U.S. Markets closed
  • S&P 500

    3,825.33
    +39.95 (+1.06%)
     
  • Dow 30

    31,097.26
    +321.86 (+1.05%)
     
  • Nasdaq

    11,127.84
    +99.14 (+0.90%)
     
  • Russell 2000

    1,727.76
    +19.77 (+1.16%)
     
  • Crude Oil

    110.30
    +1.87 (+1.72%)
     
  • Gold

    1,807.40
    +5.90 (+0.33%)
     
  • Silver

    19.86
    +0.19 (+0.98%)
     
  • EUR/USD

    1.0428
    +0.0001 (+0.0104%)
     
  • 10-Yr Bond

    2.8890
    0.0000 (0.00%)
     
  • Vix

    26.70
    -2.01 (-7.00%)
     
  • GBP/USD

    1.2109
    +0.0006 (+0.0484%)
     
  • USD/JPY

    135.6670
    +0.4920 (+0.3640%)
     
  • BTC-USD

    19,703.38
    +615.84 (+3.23%)
     
  • CMC Crypto 200

    420.84
    +0.70 (+0.17%)
     
  • FTSE 100

    7,232.65
    +64.00 (+0.89%)
     
  • Nikkei 225

    26,153.81
    +218.19 (+0.84%)
     
  • Oops!
    Something went wrong.
    Please try again later.
  • Oops!
    Something went wrong.
    Please try again later.
  • Oops!
    Something went wrong.
    Please try again later.
  • Oops!
    Something went wrong.
    Please try again later.
  • Oops!
    Something went wrong.
    Please try again later.
  • Oops!
    Something went wrong.
    Please try again later.
  • Oops!
    Something went wrong.
    Please try again later.
  • Oops!
    Something went wrong.
    Please try again later.
  • Oops!
    Something went wrong.
    Please try again later.
  • Oops!
    Something went wrong.
    Please try again later.
  • Oops!
    Something went wrong.
    Please try again later.
  • Oops!
    Something went wrong.
    Please try again later.
  • Oops!
    Something went wrong.
    Please try again later.
  • Oops!
    Something went wrong.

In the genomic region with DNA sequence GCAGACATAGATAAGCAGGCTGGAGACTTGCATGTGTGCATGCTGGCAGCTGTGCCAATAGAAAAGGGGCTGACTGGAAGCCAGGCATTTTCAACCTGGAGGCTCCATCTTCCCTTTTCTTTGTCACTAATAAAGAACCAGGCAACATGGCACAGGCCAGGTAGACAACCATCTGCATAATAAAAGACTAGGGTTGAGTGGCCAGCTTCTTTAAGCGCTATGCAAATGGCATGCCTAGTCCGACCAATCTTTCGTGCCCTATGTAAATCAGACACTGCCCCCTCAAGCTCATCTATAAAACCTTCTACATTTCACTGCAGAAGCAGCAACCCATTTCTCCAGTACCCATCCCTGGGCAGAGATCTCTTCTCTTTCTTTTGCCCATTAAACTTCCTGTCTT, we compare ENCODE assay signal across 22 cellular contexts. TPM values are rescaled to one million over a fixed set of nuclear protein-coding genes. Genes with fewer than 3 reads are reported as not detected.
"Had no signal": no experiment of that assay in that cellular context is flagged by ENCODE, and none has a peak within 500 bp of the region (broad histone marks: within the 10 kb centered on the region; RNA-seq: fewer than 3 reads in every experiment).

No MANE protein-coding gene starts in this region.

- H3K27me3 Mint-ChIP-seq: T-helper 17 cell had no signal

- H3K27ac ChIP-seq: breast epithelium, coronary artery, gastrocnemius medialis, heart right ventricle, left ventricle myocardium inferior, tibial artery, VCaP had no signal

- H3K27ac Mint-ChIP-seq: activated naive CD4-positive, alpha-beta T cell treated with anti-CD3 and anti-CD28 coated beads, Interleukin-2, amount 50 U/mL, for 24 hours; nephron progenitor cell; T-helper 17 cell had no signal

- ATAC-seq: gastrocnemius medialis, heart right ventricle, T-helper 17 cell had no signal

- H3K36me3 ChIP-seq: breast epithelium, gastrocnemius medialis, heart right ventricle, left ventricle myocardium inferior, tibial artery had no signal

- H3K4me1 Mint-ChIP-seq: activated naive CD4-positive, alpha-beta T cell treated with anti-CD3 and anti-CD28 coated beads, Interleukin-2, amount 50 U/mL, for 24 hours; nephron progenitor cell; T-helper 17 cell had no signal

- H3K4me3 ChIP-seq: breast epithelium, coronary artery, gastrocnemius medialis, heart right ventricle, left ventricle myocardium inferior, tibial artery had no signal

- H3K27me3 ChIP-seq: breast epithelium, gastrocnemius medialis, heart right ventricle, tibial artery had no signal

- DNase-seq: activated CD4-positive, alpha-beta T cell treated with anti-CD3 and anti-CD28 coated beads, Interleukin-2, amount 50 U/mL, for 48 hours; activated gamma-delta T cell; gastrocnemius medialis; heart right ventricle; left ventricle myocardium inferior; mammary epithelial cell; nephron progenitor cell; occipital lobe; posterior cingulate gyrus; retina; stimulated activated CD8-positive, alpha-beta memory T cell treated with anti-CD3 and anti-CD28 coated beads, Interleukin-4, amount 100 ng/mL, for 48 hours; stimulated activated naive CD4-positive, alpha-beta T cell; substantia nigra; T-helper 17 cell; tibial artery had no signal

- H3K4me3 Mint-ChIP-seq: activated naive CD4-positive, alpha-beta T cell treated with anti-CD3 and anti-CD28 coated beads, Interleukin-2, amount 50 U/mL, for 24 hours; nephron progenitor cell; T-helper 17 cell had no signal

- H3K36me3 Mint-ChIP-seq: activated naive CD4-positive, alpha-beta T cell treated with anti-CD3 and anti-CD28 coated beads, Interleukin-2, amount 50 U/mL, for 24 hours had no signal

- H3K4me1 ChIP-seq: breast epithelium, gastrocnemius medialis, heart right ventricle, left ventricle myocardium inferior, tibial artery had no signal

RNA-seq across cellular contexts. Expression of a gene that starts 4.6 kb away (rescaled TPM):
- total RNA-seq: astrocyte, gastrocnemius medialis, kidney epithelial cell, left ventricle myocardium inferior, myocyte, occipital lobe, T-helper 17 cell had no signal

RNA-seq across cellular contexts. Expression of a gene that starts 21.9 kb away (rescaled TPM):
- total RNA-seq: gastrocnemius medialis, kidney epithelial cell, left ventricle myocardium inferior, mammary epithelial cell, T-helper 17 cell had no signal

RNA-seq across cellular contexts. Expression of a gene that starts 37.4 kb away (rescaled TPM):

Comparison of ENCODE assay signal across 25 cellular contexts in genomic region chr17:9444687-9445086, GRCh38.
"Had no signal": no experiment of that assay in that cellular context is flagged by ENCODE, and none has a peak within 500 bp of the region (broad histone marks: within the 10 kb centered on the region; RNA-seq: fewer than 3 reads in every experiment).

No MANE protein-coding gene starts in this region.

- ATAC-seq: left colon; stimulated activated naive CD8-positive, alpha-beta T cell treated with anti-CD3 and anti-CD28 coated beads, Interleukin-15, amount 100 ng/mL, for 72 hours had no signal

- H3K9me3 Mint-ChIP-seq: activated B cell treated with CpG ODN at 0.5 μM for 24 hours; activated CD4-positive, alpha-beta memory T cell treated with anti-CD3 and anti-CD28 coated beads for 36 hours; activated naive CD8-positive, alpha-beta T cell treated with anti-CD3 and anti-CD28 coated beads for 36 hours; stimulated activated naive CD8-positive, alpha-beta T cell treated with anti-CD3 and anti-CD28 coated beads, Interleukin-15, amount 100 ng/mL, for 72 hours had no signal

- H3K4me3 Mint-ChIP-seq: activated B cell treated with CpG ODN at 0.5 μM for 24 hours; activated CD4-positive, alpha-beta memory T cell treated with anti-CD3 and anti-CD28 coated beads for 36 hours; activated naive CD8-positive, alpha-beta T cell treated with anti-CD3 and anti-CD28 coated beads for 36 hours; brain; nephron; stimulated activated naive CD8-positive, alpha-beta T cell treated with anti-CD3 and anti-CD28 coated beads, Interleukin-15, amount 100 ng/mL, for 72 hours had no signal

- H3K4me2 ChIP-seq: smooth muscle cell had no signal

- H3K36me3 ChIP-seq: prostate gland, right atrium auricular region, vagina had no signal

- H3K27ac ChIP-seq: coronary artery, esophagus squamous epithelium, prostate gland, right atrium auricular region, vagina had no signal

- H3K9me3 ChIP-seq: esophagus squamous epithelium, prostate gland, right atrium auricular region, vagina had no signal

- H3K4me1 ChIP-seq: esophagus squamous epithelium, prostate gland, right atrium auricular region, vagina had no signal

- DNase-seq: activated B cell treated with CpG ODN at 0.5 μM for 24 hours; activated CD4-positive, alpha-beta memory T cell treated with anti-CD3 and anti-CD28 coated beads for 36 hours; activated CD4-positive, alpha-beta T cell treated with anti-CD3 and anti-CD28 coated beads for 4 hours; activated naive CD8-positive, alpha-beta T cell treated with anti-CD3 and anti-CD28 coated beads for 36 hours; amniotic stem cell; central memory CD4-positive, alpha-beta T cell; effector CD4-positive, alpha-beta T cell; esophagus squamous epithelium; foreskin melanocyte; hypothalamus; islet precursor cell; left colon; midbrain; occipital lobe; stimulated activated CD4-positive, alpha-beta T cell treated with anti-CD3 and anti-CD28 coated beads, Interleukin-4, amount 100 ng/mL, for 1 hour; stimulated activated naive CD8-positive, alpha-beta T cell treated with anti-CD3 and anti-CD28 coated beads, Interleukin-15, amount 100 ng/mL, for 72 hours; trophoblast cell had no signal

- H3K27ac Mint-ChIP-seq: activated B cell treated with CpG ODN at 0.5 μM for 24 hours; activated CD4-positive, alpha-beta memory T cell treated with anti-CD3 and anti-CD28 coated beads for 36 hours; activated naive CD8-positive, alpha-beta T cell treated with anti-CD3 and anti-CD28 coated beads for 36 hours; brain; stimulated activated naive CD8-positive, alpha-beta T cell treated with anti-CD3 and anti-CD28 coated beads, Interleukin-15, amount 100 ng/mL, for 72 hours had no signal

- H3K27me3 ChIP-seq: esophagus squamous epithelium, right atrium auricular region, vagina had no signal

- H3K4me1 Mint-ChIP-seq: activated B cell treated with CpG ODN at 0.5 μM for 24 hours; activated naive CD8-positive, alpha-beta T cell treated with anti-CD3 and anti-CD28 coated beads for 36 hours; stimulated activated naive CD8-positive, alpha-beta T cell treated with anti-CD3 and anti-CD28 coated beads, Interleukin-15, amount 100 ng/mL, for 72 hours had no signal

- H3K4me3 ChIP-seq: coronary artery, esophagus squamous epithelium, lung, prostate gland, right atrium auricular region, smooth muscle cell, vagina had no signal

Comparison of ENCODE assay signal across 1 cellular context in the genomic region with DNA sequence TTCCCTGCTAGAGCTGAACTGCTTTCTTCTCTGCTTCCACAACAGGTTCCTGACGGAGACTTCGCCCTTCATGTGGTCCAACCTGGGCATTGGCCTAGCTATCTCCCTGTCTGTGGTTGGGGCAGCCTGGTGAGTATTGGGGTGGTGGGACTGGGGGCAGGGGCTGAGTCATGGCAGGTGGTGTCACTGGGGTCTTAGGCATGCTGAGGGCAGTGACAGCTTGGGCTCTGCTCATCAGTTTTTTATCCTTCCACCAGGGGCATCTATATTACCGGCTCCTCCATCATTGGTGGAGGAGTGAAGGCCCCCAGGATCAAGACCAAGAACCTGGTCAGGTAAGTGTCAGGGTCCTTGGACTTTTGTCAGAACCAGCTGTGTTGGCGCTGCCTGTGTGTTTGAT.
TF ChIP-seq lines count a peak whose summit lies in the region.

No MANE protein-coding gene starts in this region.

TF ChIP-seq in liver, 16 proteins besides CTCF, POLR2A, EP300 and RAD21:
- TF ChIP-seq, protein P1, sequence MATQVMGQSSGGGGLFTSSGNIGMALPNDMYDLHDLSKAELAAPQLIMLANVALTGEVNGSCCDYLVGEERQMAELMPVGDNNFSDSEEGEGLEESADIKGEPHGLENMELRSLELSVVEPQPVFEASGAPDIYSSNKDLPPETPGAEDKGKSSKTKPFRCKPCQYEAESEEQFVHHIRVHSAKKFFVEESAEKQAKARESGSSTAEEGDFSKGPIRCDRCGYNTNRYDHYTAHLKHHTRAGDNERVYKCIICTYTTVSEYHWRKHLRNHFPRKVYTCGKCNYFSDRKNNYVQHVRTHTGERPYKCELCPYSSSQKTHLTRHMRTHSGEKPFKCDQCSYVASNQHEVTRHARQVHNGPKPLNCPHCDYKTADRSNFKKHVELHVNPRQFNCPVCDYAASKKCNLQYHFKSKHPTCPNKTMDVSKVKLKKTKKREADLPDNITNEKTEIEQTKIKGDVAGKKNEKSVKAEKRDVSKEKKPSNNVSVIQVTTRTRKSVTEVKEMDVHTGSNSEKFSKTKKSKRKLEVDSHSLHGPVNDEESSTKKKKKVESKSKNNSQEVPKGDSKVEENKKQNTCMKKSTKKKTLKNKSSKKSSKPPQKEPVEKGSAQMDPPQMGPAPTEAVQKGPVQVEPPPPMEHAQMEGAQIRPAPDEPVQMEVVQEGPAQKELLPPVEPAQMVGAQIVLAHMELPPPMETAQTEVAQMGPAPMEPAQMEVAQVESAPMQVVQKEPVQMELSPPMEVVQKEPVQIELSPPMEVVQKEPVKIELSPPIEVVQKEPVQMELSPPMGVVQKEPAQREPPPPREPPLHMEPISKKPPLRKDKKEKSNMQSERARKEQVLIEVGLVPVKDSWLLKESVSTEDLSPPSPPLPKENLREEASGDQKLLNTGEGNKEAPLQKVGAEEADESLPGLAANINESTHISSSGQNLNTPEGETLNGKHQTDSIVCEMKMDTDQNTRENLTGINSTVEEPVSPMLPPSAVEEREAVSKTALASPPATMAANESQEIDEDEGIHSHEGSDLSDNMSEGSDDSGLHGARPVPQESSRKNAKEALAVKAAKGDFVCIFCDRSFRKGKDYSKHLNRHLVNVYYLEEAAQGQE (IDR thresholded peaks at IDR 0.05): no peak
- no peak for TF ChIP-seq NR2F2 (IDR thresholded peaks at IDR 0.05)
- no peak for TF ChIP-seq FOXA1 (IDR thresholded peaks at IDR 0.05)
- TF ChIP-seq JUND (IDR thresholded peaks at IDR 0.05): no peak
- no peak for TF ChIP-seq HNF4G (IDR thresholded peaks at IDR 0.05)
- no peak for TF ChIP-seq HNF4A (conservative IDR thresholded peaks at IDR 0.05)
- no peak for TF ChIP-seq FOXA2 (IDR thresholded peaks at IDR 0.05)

Please try again later.

Oil: Tapping strategic petroleum reserves an ‘absolute sign of desperation,’ analyst says

In this article:
  • Oops!
    Something went wrong.
    Please try again later.
  • Oops!
    Something went wrong.
    Please try again later.
  • Oops!
    Something went wrong.
    Please try again later.
  • Oops!
    Something went wrong.
    Please try again later.
  • Oops!
    Something went wrong.
    Please try again later.
  • Oops!
    Something went wrong.
    Please try again later.
  • Oops!
    Something went wrong.
    Please try again later.
  • Oops!
    Something went wrong.
    Please try again later.
  • Oops!
    Something went wrong.
    Please try again later.
  • Oops!
    Something went wrong.
    Please try again later.
  • Oops!
    Something went wrong.
    Please try again later.
  • Oops!
    Something went wrong.
    Please try again later.
  • Oops!
    Something went wrong.
    Please try again later.
  • Oops!
    Something went wrong.
    Please try again later.

Stephen Schork, principal at the Schork Group, joins Yahoo Finance Live to discuss the latest in gas prices and oil markets and recent comments by Secretary Buttigieg about tapping strategic petroleum reserves to address the problem.

Video Transcript

RACHELLE AKUFFO: Welcome back. Another record for gas prices with the national average hitting $4.85 a gallon. Our next guest says, we haven't seen anything yet. So let's brace ourselves as we bring in our guest, Stephen Schork, the Schork Group principal. Stephen, thank you for joining us. So, obviously, a little bit nerve wracking here. So what are the expectations, then, in terms of what we can expect for the summer?